Black History Fact #2: Integrated blood, segregated cars made Homer Plessy stand up for his rights

Imagine a man who is seven-eighths White and one-eighth Black. More than likely, he would be fair-skinned, enough to cause the naked eye to recognize him as White, and ignore the fact that he is indeed biracial. However, during the Jim Crow era, no matter your physical make-up, segregation was determined by a single drop of blood.

During the nadir of African Americans’ lives in the United States, there was a rule put in place called the one drop rule. In short, this rule was used to further segregate the nation by saying that no matter how many other races are in one’s gene-pool, if there is a single drop of African American blood, s/he would be forced to use “Blacks Only” facilities.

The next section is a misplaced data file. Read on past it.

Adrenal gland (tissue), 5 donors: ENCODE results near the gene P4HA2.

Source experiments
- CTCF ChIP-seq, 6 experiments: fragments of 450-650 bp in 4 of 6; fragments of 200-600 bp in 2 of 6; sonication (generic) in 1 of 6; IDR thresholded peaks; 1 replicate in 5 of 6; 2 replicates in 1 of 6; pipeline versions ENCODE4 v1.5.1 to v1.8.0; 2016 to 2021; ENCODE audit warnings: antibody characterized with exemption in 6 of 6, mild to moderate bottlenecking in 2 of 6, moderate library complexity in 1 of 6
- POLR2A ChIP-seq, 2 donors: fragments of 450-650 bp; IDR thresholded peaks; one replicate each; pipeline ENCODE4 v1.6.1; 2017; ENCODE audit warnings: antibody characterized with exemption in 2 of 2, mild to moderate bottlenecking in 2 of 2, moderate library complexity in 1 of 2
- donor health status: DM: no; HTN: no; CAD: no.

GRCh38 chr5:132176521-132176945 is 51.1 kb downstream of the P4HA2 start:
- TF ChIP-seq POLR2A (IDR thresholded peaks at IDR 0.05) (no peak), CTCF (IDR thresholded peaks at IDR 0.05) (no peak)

Although many Blacks acquiesced to this ridiculous rule, Homer Plessy, a man of one-eighth black descent, decided to fight against racism. On June 7, 1892, Plessy sat in a “Whites Only” train car without any dispute from other passengers. But, because of the Separate Car Act of 1890, all conductors were trained to ask their passengers, “Are you a colored man?” Plessy, being an honest man, answered yes, and was then ordered to move to the “Colored Car.” This is what prompted the well-known Plessy V. Ferguson case.

Fighting to prove that “separate but equal” was invalid and that his constitutional rights had been violated, Plessy nonetheless failed to win his case. The Supreme Court at the time stated that a state law that “‘implies merely a legal distinction’ between whites and blacks did not conflict with the 13th and 14th Amendments.” Later, in the case of Brown v. Board of Education, this Supreme Court was shown to be on the wrong side of history, having their decision overruled by the later case’s ruling, given in 1954.